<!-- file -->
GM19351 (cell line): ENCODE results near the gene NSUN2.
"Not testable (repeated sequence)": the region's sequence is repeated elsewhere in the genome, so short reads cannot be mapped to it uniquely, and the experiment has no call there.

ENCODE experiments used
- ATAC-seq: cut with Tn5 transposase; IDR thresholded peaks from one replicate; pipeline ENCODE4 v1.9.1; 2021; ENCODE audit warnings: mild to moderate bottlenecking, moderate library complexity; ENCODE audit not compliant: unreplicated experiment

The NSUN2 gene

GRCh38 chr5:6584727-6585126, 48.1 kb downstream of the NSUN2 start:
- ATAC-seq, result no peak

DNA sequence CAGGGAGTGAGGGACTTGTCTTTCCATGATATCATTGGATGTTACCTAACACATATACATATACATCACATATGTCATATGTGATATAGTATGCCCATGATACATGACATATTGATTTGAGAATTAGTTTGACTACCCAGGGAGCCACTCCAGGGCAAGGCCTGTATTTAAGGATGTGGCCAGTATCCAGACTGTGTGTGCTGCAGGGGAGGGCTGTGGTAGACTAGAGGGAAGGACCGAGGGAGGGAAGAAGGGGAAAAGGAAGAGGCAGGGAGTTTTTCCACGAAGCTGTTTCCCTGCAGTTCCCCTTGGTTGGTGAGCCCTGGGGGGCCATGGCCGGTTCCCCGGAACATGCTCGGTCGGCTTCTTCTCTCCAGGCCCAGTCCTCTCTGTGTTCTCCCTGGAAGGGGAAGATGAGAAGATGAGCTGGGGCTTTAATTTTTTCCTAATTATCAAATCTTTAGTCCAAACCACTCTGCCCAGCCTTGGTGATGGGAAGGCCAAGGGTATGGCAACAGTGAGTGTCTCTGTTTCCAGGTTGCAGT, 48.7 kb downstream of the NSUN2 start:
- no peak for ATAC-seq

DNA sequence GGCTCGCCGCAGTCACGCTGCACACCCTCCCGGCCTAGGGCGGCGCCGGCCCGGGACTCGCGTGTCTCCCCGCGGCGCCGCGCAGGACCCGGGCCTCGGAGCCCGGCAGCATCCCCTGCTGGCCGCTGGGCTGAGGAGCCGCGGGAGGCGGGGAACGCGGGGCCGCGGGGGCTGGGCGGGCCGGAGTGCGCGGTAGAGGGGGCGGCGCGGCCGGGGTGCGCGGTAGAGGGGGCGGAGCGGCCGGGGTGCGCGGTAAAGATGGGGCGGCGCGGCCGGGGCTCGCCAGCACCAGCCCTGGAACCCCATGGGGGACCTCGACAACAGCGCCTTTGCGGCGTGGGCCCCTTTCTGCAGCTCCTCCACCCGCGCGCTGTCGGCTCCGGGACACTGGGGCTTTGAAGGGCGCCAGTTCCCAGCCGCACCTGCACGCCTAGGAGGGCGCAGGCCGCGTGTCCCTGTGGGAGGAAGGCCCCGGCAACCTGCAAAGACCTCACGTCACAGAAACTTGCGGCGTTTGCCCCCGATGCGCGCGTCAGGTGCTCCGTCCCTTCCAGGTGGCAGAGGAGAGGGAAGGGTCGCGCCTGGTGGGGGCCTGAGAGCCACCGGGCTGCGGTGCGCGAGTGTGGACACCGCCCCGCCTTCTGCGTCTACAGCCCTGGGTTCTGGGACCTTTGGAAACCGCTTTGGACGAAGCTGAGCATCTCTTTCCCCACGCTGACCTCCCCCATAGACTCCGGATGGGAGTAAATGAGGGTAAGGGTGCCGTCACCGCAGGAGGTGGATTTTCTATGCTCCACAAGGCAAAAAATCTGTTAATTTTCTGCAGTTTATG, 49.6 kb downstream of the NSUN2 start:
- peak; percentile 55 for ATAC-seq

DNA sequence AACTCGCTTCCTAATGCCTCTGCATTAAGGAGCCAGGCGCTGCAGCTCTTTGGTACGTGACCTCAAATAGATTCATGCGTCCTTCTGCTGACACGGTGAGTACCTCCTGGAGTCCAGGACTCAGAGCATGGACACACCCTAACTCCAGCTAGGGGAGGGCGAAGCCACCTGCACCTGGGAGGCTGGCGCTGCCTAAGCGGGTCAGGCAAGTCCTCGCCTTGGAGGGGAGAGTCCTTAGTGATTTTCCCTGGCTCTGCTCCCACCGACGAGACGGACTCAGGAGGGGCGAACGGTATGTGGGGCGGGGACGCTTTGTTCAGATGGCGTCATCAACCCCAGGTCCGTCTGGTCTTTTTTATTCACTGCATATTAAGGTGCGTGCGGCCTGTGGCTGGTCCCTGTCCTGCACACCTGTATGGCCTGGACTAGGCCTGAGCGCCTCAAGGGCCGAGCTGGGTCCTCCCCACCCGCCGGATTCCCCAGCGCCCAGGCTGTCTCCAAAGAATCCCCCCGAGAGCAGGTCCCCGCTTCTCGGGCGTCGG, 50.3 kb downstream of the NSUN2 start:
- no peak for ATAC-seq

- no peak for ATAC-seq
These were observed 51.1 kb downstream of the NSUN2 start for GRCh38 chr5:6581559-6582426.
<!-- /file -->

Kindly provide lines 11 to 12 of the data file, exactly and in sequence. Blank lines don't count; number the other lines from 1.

- peak; percentile 55 for ATAC-seq

DNA sequence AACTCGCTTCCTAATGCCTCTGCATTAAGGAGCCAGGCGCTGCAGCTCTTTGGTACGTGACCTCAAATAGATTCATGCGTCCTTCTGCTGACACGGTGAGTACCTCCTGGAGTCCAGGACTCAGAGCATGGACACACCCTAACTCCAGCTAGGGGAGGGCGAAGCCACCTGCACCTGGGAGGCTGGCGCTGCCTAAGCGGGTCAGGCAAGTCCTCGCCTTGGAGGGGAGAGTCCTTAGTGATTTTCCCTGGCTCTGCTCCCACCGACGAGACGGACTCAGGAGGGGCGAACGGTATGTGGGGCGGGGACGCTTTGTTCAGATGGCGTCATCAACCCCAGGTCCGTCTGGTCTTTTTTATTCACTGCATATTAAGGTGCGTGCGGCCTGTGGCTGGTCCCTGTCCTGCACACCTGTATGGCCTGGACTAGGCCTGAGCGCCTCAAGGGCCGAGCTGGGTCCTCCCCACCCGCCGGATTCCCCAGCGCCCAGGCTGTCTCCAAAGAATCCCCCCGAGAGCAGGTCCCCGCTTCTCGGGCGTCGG, 50.3 kb downstream of the NSUN2 start: